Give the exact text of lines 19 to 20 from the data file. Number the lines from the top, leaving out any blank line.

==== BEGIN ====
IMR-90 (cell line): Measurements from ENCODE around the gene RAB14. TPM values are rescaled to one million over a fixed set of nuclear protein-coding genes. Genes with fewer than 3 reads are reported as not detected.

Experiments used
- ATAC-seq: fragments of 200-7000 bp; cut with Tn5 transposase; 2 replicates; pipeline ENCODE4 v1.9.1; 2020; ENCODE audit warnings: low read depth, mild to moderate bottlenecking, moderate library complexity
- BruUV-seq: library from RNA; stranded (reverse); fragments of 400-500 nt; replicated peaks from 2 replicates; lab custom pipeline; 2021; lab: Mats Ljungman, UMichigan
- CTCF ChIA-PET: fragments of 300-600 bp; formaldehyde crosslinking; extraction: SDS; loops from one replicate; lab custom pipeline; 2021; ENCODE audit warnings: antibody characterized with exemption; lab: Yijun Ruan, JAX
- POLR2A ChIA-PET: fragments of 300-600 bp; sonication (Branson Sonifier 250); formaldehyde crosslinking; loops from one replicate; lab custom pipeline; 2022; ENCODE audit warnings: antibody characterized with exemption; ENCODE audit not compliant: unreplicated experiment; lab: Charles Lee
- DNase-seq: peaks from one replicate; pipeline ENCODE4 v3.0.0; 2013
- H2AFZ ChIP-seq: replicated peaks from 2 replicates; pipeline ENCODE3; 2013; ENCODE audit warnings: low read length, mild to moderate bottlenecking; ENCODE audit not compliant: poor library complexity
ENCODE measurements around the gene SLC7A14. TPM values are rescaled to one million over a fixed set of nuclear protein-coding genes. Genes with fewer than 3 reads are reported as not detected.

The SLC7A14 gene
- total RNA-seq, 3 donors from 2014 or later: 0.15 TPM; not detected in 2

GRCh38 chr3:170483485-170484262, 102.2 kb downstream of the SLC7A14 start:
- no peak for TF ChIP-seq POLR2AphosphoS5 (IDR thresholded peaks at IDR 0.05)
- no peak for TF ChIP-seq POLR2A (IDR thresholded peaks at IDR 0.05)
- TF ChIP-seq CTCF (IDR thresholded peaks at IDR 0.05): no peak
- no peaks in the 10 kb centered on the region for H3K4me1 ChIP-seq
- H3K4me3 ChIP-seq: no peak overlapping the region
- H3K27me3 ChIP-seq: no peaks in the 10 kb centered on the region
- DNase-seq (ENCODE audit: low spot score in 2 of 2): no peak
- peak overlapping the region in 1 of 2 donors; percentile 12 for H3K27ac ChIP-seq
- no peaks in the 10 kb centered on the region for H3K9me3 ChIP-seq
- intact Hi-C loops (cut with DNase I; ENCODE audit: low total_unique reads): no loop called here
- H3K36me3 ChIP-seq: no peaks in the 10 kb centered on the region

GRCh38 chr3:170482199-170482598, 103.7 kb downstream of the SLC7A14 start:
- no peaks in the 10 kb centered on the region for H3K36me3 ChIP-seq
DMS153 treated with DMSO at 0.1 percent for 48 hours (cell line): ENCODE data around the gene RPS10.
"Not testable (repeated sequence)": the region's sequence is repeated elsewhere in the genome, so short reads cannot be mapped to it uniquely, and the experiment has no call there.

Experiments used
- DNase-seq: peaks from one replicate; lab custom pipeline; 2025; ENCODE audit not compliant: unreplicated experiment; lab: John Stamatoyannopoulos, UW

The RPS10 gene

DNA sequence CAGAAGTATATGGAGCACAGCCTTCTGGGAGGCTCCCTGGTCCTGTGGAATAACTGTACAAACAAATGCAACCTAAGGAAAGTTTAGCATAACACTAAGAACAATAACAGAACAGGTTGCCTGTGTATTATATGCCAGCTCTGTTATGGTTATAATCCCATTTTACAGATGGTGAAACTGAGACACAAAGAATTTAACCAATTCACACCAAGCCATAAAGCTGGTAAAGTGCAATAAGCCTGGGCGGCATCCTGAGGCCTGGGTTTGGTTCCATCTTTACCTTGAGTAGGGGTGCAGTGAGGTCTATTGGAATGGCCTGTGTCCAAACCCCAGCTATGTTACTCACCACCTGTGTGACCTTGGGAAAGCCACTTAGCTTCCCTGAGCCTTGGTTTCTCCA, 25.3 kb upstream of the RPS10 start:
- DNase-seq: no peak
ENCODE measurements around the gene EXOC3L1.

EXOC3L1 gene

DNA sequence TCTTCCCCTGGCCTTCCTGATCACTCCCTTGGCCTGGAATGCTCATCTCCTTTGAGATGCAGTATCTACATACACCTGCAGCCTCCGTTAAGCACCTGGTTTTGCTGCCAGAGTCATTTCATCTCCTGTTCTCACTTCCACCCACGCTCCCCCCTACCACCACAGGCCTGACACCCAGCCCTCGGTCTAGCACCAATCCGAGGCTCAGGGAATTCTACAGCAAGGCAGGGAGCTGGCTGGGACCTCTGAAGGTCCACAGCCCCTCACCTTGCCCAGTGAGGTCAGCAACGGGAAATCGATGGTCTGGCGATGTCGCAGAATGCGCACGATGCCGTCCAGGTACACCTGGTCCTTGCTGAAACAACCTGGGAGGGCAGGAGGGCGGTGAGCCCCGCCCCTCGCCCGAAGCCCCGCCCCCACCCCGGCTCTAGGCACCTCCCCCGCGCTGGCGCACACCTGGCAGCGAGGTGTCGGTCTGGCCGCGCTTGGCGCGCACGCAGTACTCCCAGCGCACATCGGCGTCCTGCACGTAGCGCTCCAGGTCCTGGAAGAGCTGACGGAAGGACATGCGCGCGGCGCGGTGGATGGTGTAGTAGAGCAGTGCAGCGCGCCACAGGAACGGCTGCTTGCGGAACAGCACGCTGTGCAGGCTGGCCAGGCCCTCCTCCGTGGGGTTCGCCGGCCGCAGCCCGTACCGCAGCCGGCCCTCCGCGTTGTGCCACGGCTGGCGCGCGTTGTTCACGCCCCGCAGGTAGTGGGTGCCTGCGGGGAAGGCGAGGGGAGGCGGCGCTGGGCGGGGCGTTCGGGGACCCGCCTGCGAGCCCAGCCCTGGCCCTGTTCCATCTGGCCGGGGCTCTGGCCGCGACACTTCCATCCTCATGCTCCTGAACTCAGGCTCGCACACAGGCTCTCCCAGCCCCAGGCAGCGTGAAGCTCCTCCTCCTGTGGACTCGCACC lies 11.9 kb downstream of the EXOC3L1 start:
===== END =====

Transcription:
- DNase-seq (ENCODE audit: low spot score in 2 of 2): no peak
- peak overlapping the region in 1 of 2 donors; percentile 12 for H3K27ac ChIP-seq